2013 Trip Nine, Jan.1-2 2014, Christmas in Santa Fe, New Year’s in Flagstaff

Jan. 2, 2014, Flagstaff AZ, Thursday

New Year's Day dinner

New Year’s Day dinner

Happy New Year! Yesterday was a slow day so today’s post covers Wednesday and Thursday. Hope you don’t mind. It is our last day in Flagstaff, tomorrow begins the journey back to St. Paul and the minus 20 degree temperatures. We will spend Friday night with Jude in Santa Fe and do not expect to stop for any side trips on the way home from there.

New Year's meal

New Year’s meal

New Year’s Day was with Lou and Joyce. We watched the Rose Bowl on HGTV and skipped the commercials. The main meal was ham, black-eyed peas, cornbread, and cabbage with apple pie for desert. It was great, thanks Joyce! Bowl games followed with an afternoon walk thrown in.

on trail to Old Caves Cavern

on trail to Old Caves Cavern

We hiked up Old Caves Cavern trail. This hill is dotted with caves at the top. Since the last portion of the trail was north-facing and thus snow and ice covered, only Lou and Ed made it to the top. The weather has cooperated wonderfully. Night time temps are in the 20s and in the afternoon, it hits the high 40s. Sun all the time.

Top of Old Caves cavern hill

Top of Old Caves cavern hill


One of the caves

One of the caves

Today, downtown Flag (Flagstaff) was our early destination. Chris picked up some extra warm gloves-particularly useful for the upcoming dog sled trip. My effort to find a warmer stocking hat proved fruitless; I will have to double-check back in the Cities. Lunch was at a favorite of Lou and Joyce, Cuvee 928.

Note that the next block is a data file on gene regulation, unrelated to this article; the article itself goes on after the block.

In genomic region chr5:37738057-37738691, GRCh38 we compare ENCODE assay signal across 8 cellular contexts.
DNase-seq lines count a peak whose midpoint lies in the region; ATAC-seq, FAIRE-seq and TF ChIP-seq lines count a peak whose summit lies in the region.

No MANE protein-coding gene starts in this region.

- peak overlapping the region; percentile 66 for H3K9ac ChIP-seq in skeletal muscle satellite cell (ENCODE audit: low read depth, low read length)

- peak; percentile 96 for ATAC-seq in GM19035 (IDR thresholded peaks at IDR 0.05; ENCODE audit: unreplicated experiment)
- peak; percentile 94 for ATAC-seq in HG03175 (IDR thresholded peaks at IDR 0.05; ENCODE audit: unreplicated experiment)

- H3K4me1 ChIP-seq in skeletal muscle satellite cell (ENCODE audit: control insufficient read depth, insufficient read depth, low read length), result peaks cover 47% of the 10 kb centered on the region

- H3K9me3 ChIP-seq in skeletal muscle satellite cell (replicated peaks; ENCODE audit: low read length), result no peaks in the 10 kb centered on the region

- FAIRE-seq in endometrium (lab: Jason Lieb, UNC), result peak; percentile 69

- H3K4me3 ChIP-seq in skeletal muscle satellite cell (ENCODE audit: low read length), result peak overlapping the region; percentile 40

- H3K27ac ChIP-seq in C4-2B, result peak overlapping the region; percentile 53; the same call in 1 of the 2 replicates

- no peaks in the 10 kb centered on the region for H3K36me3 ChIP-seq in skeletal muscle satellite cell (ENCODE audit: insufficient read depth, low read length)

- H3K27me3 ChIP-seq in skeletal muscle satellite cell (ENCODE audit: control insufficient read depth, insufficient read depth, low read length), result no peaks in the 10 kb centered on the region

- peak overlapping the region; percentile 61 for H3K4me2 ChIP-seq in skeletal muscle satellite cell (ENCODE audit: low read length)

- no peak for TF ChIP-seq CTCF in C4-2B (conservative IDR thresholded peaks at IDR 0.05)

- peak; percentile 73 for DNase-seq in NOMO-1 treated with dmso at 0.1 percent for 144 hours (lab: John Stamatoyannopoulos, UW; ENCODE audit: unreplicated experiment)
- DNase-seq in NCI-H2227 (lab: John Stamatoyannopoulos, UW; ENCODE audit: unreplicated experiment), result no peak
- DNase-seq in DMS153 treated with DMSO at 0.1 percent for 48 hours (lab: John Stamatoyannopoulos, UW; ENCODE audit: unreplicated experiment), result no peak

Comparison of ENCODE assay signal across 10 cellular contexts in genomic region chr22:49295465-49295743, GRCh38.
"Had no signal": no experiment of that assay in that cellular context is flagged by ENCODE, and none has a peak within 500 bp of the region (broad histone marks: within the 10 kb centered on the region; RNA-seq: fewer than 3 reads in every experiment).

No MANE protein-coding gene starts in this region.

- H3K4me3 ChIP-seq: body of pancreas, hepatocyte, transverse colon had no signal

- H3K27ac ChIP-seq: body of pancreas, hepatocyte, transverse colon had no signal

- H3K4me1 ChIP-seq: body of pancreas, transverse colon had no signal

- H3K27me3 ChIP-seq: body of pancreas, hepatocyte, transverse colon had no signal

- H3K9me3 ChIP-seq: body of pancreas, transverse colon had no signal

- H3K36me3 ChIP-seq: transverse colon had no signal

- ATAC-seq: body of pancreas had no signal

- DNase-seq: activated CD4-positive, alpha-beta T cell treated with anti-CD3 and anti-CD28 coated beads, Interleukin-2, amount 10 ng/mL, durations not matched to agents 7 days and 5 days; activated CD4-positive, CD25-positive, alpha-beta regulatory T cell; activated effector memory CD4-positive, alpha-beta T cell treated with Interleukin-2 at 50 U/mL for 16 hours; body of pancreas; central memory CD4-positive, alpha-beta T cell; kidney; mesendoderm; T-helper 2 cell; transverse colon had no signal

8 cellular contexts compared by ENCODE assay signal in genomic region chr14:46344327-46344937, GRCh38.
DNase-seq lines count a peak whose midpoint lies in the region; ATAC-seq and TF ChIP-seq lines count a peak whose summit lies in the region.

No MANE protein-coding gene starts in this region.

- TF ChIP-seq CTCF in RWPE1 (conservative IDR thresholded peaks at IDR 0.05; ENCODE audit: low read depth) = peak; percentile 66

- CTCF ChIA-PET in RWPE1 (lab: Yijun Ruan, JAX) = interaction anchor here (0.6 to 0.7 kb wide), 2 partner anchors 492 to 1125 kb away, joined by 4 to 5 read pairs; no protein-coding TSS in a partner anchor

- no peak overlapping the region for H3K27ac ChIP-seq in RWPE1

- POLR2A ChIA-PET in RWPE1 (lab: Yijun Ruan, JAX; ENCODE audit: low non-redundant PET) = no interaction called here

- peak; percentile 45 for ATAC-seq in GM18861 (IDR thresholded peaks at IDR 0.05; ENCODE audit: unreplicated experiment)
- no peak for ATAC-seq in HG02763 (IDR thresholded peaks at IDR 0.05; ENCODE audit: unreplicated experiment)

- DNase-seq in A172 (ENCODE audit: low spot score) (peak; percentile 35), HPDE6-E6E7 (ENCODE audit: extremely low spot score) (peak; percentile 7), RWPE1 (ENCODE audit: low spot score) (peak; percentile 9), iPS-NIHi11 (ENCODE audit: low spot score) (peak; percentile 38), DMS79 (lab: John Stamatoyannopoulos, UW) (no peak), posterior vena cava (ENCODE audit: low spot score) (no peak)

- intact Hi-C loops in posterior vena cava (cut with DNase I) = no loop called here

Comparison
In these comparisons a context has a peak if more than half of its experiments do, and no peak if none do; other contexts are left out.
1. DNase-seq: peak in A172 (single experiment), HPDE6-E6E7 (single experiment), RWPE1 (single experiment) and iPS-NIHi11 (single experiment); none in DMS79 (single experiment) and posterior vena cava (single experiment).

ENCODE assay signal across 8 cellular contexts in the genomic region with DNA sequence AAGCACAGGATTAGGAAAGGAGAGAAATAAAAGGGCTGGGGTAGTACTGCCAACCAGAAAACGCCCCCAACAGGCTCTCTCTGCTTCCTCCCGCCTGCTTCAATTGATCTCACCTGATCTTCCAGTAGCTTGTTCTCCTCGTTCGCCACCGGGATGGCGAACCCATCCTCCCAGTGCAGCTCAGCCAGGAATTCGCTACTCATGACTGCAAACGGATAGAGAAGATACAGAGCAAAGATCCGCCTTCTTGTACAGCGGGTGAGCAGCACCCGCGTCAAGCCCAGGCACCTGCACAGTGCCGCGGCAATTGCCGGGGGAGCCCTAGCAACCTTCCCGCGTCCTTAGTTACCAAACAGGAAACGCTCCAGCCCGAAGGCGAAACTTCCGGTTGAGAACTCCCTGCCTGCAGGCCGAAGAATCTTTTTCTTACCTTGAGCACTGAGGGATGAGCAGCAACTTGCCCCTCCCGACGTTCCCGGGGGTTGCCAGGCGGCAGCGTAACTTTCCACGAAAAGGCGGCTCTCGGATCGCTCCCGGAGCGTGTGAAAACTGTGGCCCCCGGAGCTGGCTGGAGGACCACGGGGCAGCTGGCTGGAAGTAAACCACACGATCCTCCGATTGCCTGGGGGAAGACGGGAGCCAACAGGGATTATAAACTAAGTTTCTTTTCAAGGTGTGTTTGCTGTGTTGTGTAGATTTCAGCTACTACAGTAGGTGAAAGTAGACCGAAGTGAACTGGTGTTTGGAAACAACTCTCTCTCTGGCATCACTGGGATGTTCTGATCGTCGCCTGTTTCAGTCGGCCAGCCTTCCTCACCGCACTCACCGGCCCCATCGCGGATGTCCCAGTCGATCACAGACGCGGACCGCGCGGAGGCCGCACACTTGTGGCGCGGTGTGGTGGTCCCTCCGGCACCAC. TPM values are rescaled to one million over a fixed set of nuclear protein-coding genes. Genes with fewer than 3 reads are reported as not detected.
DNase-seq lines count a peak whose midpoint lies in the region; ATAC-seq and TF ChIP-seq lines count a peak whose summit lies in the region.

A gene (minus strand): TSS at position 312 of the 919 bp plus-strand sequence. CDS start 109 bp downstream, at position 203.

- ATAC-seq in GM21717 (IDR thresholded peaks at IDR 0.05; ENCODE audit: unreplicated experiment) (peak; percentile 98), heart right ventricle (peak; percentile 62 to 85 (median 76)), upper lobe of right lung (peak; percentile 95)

Walnut canyon dwellings

Walnut canyon dwellings

For today’s hike, we went to Walnut Canyon National Monument. It is only about 20 minutes away. The canyon itself is 20 miles long and 400 feet deep. Given the change in elevation, plant life is varied.

Walnut Canyon

Walnut Canyon

Cliff dwellings here were built by the Sinagua, an American Indian group, who lived here from about 1125 AD to 1250 AD. The cliff dwellings were constructed here due to natural recesses in the limestone walls where water flowing for millions of years eroded the softer rock layers, creating shallow caves. The cliff homes provided shelter from summer suns and winter colds.

Walnut Canyon

Walnut Canyon

The Sinagua were dry farmers; people who farmed without irrigation, using drought resistant plants. Why they moved in to the area and why they left are not known for sure. It is believed they were assimilated into the Hopi nation.

Lou and Chris at cliff dwellings

Lou and Chris at cliff dwellings

Two trails are offered. We hiked both, the rim trail and most of the island trail. The island trail goes down to the cliffs, circling part of the rock “island” which is a part of the cliffs that had been encircled by Walnut Creek eons ago.

A portion of the island trail is under construction so we had to double back, effectively lengthening the hike. The trail does not go all the way to the bottom, but it still goes down over 200 feet. It was an efficient way to burn off some calories.

Sunset in Flagstaff

Sunset in Flagstaff

Dinner was in downtown Flag, another great meal from a small, local restaurant called Brix.

Ed and Chris Jan. 2 10 pm

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